former commander of the European army; Ukrainian strategy could stop Russian electronic warfare ‘jamming’ efforts
Ukrainian forces could employ a specific tactic to limit the Russians’ ability to “block” or interfere with their command and control infrastructure.
Granted, much was made of Russian prowess in electronic warfare and cyberattack as early as 2014 during their previous invasion of Ukraine, but its operational functionality against Ukraine now seems arguably ineffective.
Senior defense officials briefing reporters made it clear that Russian cyberattacks have had an impact with some sporadic outages or outages, but that Ukraine’s command and control apparatus continues to function effectively.
EW can of course find electronic signals such as radar systems, radio frequencies, and even electronic systems used to guide weapons and “jam” them off or disrupt them to essentially “blind” an enemy. Retired US Army Europe Commander Gen. Ben Hodges (Ret.) Warrior said. This may be due to a specific Ukrainian effort to conduct more dispersed or disaggregated operations in order to “decentralize” command and control.
“On the Ukrainian side, they are able to mitigate some of the challenges of Russian cyber and jamming because they exercise command and control in a decentralized way,” Hodges told The National Interest in an interview.
A dispersed set of decentralized “nodes” within a combat system can help provide connectivity without necessarily relying on a single command and control infrastructure which of course could be more easily seen and targeted.
The Russians, Hodges explained, may not be experienced enough in disaggregated joint warfare operations and therefore suffer from an inability to locate an electronic signature effectively. A centralized command and control structure would of course emit a substantial electronic signal and would therefore be fully detectable by Russian electronic warfare sensors.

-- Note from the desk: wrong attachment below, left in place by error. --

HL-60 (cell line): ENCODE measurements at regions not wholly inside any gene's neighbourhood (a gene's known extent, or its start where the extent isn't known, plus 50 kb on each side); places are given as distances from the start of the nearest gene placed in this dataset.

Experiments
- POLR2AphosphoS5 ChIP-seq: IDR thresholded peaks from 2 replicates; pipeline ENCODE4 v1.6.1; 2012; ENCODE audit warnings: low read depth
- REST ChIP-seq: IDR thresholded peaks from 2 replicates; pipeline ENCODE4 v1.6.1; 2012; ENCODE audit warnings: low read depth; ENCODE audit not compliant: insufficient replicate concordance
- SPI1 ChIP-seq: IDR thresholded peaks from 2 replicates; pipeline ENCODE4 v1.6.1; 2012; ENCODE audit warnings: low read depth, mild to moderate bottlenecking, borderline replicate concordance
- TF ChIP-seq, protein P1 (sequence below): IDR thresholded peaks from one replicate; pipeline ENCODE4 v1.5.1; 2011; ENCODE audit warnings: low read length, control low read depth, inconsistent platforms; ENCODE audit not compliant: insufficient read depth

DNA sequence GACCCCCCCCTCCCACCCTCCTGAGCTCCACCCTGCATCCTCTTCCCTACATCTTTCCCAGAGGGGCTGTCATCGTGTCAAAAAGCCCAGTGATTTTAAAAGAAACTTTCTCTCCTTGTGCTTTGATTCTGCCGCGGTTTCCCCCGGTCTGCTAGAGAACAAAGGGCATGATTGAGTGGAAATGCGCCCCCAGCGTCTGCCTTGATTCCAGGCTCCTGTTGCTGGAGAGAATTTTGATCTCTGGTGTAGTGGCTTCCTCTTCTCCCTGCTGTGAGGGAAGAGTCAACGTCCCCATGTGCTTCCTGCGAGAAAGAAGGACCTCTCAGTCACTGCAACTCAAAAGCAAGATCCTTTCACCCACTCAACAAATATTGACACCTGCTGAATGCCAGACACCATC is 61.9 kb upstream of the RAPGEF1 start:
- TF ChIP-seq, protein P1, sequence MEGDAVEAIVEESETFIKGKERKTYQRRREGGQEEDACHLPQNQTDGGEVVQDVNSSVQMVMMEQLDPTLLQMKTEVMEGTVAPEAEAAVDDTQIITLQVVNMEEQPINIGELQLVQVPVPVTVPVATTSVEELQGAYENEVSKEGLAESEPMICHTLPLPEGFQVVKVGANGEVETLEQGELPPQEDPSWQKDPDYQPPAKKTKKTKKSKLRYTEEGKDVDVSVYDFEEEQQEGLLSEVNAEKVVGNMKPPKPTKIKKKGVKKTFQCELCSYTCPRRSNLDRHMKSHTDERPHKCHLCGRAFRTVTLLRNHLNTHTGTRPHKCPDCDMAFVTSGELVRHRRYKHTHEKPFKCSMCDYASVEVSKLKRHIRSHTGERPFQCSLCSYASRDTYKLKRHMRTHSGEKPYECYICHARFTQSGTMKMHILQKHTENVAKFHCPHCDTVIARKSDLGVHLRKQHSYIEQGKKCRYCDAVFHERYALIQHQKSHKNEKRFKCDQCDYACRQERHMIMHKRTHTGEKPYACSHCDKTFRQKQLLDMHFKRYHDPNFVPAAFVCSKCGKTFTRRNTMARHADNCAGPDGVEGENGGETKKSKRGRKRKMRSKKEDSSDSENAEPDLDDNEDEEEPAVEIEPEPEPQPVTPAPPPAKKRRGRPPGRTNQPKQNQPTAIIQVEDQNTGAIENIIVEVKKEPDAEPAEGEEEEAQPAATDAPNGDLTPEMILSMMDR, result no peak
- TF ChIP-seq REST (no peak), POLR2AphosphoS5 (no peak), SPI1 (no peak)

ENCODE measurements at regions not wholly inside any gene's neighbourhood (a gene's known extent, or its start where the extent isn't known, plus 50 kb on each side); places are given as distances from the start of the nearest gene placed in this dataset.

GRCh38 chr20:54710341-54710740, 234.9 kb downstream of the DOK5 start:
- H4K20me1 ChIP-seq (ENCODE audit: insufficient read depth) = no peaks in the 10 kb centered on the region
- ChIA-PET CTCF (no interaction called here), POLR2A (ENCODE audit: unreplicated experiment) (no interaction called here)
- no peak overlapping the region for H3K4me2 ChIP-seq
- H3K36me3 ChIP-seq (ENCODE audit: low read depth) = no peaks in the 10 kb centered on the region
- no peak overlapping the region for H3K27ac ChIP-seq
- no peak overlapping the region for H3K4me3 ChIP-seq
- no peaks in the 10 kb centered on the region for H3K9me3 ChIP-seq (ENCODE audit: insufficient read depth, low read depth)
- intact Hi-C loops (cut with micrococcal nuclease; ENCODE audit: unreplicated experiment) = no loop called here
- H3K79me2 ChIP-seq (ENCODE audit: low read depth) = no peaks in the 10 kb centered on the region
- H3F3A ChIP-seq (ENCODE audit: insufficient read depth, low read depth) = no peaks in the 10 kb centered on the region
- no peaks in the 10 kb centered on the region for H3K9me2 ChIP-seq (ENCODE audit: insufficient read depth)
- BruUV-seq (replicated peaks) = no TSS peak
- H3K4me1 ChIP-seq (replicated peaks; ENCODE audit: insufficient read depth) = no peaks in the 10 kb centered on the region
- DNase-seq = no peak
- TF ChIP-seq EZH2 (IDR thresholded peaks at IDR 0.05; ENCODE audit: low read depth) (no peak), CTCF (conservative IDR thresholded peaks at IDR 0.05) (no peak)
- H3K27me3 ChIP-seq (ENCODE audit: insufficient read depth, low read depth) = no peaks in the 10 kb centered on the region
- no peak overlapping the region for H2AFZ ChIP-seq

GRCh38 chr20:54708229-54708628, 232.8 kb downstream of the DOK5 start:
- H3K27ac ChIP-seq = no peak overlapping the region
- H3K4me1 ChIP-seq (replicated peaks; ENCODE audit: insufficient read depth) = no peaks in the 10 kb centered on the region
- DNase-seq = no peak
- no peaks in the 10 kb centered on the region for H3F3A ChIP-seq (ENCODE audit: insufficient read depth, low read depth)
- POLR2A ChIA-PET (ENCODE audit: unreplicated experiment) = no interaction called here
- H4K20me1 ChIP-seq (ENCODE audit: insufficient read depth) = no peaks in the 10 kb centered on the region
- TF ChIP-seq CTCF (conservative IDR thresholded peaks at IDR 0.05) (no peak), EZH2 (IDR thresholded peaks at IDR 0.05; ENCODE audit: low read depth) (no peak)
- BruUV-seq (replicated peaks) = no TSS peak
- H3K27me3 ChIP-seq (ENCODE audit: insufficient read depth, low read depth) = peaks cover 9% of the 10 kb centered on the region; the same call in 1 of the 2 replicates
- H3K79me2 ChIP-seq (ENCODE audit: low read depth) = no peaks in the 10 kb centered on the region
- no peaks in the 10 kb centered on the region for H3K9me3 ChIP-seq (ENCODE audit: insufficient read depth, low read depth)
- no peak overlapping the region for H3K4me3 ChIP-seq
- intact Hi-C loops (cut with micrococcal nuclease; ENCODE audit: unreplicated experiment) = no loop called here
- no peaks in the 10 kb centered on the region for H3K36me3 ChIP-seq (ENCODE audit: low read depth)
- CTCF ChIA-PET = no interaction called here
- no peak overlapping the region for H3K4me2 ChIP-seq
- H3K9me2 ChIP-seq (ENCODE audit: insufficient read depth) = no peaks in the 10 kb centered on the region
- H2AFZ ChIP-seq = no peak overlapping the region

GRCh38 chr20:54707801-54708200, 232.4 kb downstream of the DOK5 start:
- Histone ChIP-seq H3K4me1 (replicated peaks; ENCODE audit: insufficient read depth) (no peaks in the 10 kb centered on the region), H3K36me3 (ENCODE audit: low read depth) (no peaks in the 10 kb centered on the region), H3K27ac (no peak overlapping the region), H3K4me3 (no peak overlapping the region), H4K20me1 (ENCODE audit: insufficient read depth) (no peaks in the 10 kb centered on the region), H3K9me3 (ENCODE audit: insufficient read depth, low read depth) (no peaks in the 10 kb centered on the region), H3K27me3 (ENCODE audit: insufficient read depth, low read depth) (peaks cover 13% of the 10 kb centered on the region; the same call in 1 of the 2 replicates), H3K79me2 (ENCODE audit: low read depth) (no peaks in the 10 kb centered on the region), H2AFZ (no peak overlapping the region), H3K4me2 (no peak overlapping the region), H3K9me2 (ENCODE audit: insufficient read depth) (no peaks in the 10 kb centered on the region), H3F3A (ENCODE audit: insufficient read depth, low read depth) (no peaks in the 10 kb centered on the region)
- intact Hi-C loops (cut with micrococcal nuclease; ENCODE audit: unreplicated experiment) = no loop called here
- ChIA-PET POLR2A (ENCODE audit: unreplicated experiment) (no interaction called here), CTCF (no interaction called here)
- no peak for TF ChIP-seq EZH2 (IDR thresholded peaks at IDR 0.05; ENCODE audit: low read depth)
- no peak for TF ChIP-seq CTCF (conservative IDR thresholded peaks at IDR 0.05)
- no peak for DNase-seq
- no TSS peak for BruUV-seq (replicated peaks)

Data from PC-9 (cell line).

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“The Russians are very centralized systems. They are not very skilled and experienced in conducting large-scale joint operations. This was evident given their inability to properly sync,” Hodges said.
Watch on YouTube: Ukrainian war tactics have huge impact on Russian advance
Hodges said the Ukrainians will likely operate on radios only, with no networking equipment or next-generation sensors, but they are employing strategies that could effectively evade Russian electronic warfare efforts to locate what’s called a “line of bearing.” ” or an electronic signature.
The paradox of electronic warfare is also twofold in that the moment an electronic signature, whatever it is, is issued, the place of issue then becomes detectable by an enemy. For this reason, it would not be surprising if Ukrainians kept radios turned off when possible to reduce the possibility of being detected.
Kris Osborn is defense editor for the National Interest and president of Warrior Maven – the Center for Military Modernization. Osborn previously served at the Pentagon as a highly trained expert with the Office of the Assistant Secretary of the Army – Acquisition, Logistics & Technology. Osborn also worked as an on-air military anchor and specialist on national television networks. He has appeared as a guest military pundit on Fox News, MSNBC, The Military Channel, and The History Channel. He also holds an MA in Comparative Literature from Columbia University.